Even though it is still winter, it is the time to start thinking about your spring planting and which plants you’d like to grow for seed.
Some things to consider when planning your garden for seed saving include:
Type of seed – use open pollinated or heirloom seed as it produces new seed that is more true to the parent seed. Hybrid seed, if saved, is less likely to produce new seed that is similar to its parents. Because of that hybrid seeds are not recommended for seed saving.
Soil fertility – crops grown for seed require good nutrition that is available over a long period of time. Consider using organic compost and amendments that are slow release.
Space – crops grown for seed require more space because they normally increase in size once they start to flower and produce seed – this is especially true for biennials, like beets, chard and carrots. Remember too, that crops grown for seed will be in the ground much longer than a crop that is harvested right away. For example, lettuce is normally harvested after 40-50 days of growing. If you are growing it for seed, you can expect it to be in the ground up to 6 months. This also means that that space you might normally have had available for another crop after your harvest at 50 days is now unavailable for several more months.
Isolation distances to ensure production of pure seed – Knowing which plants are of the same genus and species and which will cross is important if you want/need to grow pure seed. If a cross occurs it means that pollen has moved from one flower to another flower on the same plant or from a flower on one plant to a flower on another related plant. See Seed to Seed by Suzanne Ashworth for information on plant families.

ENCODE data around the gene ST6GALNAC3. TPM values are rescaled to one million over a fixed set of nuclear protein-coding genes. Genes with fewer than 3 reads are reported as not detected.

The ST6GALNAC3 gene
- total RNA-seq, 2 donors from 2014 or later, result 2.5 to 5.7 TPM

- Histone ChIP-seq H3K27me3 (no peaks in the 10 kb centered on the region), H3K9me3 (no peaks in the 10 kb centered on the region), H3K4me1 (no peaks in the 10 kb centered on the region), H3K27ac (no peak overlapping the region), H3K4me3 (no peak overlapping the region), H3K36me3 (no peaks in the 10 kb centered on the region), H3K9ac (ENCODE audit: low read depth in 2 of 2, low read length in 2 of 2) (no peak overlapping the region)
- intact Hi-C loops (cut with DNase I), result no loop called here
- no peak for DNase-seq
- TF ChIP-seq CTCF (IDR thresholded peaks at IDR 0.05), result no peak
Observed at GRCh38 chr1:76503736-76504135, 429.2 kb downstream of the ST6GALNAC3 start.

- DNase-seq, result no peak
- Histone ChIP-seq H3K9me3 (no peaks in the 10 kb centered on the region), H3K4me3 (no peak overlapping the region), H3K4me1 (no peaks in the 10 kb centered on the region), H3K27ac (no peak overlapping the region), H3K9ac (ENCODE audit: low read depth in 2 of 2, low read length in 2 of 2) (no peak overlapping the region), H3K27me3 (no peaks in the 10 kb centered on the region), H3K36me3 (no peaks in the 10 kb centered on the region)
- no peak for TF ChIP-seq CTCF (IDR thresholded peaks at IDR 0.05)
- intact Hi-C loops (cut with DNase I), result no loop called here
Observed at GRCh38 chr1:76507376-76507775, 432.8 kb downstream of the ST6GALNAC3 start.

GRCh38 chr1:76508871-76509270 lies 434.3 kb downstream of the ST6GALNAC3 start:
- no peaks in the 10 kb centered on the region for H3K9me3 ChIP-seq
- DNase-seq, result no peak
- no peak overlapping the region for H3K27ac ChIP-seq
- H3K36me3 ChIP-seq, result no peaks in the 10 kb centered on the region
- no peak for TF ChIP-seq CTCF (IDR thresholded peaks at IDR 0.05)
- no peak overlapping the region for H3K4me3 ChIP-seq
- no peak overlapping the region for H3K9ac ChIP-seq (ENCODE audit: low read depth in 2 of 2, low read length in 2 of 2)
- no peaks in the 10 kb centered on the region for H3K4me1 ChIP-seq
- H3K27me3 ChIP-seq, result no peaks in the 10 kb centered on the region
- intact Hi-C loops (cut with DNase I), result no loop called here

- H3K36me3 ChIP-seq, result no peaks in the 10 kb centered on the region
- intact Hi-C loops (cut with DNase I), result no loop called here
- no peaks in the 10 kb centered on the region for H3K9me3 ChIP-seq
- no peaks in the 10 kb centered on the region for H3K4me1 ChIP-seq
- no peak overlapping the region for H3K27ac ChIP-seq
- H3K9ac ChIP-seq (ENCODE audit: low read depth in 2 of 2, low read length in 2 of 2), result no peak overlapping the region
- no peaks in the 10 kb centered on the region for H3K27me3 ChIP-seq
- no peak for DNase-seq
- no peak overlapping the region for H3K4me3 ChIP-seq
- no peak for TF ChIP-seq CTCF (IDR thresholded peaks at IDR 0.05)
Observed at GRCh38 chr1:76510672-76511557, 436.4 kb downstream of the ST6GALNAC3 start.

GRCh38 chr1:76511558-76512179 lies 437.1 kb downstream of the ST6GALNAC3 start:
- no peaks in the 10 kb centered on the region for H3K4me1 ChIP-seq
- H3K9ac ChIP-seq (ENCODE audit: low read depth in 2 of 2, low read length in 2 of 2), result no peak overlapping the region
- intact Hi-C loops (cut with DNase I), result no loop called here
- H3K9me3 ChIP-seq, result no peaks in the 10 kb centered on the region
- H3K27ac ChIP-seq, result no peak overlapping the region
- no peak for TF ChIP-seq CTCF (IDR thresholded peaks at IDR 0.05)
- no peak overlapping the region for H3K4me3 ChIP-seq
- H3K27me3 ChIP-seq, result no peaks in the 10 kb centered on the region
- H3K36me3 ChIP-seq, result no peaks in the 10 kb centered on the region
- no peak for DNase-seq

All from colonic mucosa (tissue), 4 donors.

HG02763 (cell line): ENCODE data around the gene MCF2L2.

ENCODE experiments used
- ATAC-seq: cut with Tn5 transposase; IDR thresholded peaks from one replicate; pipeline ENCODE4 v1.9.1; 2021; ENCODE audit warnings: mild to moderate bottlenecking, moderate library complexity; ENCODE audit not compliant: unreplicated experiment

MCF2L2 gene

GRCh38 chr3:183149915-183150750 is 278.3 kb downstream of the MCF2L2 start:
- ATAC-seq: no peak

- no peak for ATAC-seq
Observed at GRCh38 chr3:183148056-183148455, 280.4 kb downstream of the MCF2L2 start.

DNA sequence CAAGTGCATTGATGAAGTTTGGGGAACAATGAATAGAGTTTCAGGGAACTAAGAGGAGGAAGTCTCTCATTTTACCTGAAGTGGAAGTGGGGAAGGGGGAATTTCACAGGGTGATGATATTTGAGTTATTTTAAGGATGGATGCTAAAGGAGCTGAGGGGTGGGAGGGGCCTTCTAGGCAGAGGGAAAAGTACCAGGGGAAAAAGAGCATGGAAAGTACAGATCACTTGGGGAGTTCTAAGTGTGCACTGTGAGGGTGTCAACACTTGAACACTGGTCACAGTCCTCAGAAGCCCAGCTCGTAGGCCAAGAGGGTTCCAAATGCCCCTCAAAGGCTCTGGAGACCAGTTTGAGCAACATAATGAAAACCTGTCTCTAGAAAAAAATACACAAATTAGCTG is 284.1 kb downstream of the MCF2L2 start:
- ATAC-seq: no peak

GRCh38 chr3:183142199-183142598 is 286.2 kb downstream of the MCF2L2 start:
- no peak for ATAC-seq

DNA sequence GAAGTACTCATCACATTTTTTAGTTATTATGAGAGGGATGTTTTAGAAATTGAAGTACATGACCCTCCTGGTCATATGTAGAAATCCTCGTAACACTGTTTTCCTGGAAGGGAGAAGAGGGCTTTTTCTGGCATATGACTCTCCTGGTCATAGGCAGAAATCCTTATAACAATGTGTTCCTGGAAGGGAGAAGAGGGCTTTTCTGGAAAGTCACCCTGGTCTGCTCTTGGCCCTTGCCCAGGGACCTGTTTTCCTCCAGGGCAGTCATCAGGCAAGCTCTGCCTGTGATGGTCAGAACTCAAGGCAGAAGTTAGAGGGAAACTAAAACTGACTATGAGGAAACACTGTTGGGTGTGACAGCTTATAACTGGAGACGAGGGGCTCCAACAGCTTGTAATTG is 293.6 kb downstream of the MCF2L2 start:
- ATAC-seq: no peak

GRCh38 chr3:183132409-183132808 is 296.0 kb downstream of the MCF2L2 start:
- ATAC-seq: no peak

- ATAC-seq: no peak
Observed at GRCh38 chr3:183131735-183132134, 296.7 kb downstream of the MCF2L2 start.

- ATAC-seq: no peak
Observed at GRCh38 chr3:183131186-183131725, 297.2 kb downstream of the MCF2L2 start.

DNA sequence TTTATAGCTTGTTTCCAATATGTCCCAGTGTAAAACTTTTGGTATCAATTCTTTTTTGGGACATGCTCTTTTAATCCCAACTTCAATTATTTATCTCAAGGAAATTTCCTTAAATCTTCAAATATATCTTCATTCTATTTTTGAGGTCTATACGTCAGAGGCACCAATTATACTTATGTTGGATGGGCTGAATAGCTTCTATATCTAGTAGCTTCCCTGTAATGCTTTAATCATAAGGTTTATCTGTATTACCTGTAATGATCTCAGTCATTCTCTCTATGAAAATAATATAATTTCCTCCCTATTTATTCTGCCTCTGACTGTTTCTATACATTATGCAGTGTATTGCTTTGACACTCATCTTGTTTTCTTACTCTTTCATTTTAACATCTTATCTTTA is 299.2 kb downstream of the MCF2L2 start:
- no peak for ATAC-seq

Peas, beans, lettuce and some tomatoes are self-pollinated which means their pollen doesn’t need to move to other flowers for seed set to occur. Self-pollinated crops are unlikely to cross with members of the same genus and species. That means you can plant more than one variety fairly close to each other ( 5-20 feet) without worrying about unwanted crossing. On the other hand, crops like hot peppers, squashes, broccolis, kales, carrots and corn are cross-pollinated and will cross readily with others they are related to. To keep these crops from crossing they must be separated by 500 feet up to 2 miles.
Population size – How many individuals do you need to grow in order to preserve the genetic diversity of the variety? Self-pollinated crops like peas, beans, lettuce, or tomatoes are best for small gardens, because they require the fewest number of plants to make sure that a variety’s fullest expression is maintained. Organic Seed Alliance suggests that you only need a minimum of 5-20 plants of each these crops in order to get a good representation of genetic material for the next generation. If you have a larger garden, you can try crops that cross and need larger population sizes like hot peppers, squashes, members of the Brassica family, carrots, amaranths and corn. Peppers require a population size between 20 and 40 plants, whereas corn, which really needs to mix its genes, requires around 200 plants.
Need for pollinators –crops that cross pollinate in order to produce seed need pollinators or wind to move the pollen from flower to flower and plant to plant. Planting lots of flowers in your vegetable garden will significantly increase the number of pollinators and consequently will result in better seed set and yield. The more pollen that moves, the better!
Click here for a downloadable Seed Saving Chart that provides information on plant families, isolation distances and population sizes. The chart was published by Seed Matters and is now located on the Seed Savers Exchange website as part of its Community Seed Resource Program.
Thinking about these things now will help ensure you have a successful seed growing season!